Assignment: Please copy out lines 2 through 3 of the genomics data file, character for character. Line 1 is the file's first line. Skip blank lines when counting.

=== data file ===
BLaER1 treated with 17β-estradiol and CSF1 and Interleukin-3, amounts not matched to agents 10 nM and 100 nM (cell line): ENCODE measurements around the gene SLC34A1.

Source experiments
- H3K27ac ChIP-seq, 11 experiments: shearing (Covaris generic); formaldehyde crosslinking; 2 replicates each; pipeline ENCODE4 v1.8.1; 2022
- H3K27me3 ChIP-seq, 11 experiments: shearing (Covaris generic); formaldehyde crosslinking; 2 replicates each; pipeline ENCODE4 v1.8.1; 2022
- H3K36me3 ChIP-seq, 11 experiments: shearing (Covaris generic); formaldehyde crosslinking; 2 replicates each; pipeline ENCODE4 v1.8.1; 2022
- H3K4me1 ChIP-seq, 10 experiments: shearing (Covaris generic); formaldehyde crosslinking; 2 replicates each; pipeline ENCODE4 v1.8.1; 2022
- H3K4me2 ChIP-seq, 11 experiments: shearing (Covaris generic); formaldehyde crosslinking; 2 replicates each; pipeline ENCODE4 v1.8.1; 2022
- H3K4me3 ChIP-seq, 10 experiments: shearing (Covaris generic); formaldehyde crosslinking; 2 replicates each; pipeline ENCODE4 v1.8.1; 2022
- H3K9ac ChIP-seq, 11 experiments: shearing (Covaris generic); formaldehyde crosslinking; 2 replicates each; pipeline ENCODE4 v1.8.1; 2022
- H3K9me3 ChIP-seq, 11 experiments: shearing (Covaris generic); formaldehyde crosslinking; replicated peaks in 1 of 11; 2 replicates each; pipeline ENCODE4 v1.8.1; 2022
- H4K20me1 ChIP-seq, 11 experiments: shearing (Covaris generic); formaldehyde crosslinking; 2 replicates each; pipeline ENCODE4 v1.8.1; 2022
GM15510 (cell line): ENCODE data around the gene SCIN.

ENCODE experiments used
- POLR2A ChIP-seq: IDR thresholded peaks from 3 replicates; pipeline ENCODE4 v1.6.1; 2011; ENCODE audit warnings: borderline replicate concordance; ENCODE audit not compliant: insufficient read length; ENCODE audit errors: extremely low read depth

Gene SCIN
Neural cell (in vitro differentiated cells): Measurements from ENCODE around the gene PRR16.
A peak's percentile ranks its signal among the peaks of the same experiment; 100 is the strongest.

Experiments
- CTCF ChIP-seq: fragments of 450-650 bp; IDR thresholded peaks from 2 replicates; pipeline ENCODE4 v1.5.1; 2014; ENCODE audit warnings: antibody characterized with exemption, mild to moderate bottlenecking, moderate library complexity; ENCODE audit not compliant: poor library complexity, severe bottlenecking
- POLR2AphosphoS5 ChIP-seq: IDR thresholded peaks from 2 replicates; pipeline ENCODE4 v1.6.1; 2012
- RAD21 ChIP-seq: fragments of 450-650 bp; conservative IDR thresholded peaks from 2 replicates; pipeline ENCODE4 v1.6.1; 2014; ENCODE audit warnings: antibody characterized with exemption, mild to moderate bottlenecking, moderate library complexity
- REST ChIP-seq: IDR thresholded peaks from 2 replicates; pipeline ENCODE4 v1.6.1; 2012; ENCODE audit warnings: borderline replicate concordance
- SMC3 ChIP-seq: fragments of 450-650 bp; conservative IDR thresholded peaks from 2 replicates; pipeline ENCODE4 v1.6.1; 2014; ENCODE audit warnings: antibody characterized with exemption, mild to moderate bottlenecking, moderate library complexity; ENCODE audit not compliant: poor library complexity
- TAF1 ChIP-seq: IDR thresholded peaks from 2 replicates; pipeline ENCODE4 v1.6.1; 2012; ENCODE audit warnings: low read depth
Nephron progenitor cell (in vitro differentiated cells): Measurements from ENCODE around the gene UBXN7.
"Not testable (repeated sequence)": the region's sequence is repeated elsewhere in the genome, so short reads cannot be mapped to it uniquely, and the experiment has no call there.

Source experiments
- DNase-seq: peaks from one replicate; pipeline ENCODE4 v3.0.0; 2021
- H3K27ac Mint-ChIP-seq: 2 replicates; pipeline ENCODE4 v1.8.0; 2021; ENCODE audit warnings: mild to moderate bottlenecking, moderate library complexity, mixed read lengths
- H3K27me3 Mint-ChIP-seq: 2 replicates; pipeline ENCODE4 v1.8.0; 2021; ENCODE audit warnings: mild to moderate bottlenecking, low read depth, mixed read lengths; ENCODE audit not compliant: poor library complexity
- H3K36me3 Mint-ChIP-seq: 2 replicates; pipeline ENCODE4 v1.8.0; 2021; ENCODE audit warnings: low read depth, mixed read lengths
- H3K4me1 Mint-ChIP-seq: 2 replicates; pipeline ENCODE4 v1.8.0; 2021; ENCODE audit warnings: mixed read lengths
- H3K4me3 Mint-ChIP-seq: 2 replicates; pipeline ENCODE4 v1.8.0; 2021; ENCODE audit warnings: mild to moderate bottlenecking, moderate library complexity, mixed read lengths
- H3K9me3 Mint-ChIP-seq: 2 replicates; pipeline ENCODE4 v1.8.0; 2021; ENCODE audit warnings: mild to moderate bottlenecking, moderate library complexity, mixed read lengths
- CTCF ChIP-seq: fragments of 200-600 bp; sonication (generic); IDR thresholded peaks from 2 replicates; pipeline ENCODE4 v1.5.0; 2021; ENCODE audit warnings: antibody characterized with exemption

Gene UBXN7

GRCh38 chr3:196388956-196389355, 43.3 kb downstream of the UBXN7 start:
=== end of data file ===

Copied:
Source experiments
- H3K27ac ChIP-seq, 11 experiments: shearing (Covaris generic); formaldehyde crosslinking; 2 replicates each; pipeline ENCODE4 v1.8.1; 2022